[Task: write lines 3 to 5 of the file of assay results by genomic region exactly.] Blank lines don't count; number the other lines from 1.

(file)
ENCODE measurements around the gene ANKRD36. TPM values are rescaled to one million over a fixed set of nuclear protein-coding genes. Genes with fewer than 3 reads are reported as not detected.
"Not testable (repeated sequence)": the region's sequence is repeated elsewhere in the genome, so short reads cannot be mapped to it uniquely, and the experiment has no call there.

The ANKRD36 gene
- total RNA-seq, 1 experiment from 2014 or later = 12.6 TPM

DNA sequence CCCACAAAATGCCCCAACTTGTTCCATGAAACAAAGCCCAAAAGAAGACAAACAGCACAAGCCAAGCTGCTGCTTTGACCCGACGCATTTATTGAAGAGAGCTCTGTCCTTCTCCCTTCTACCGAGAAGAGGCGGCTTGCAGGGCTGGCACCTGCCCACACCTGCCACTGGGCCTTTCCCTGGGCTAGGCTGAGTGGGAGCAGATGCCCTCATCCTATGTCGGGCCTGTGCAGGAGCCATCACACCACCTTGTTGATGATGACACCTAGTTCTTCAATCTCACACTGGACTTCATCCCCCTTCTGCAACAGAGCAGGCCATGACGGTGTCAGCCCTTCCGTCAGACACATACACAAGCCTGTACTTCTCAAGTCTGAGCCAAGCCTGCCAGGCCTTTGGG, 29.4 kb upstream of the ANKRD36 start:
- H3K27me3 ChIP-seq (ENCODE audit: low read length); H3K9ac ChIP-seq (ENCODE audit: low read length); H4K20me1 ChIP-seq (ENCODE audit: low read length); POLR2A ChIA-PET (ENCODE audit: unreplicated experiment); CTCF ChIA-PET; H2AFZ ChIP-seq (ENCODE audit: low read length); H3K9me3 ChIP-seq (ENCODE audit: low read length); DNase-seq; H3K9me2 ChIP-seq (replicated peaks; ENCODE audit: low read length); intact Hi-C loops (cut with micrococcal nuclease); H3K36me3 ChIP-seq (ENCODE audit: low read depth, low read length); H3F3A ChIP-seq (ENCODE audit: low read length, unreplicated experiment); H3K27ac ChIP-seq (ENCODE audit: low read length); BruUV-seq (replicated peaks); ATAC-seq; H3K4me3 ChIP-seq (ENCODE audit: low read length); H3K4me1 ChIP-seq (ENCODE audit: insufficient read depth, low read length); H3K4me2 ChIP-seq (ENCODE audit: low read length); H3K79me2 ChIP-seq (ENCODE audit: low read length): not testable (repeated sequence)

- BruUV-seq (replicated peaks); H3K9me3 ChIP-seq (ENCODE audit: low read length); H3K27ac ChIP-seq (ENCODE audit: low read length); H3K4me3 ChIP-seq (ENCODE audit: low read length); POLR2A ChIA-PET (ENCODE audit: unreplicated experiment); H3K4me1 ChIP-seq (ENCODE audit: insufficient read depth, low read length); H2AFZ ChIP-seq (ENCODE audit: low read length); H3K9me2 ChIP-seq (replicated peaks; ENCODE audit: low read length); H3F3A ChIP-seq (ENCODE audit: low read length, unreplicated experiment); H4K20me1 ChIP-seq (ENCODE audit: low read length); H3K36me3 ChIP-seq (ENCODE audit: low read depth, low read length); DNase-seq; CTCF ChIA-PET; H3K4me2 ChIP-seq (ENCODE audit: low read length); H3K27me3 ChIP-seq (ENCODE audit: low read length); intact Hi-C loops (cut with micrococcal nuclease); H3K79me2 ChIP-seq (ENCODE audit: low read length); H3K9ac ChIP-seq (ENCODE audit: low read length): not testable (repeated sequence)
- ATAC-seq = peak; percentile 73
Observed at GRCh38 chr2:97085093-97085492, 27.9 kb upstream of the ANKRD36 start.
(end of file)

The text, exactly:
The ANKRD36 gene
- total RNA-seq, 1 experiment from 2014 or later = 12.6 TPM

DNA sequence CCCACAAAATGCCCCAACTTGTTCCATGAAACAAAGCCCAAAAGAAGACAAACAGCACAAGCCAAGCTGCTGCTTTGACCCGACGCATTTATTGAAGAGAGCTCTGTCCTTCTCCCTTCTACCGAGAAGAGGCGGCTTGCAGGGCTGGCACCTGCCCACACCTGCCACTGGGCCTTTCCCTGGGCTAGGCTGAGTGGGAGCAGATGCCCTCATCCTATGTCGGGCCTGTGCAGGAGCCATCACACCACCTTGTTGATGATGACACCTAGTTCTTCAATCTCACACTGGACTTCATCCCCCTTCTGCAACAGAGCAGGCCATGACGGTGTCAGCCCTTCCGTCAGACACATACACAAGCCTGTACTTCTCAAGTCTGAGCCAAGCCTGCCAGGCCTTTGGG, 29.4 kb upstream of the ANKRD36 start: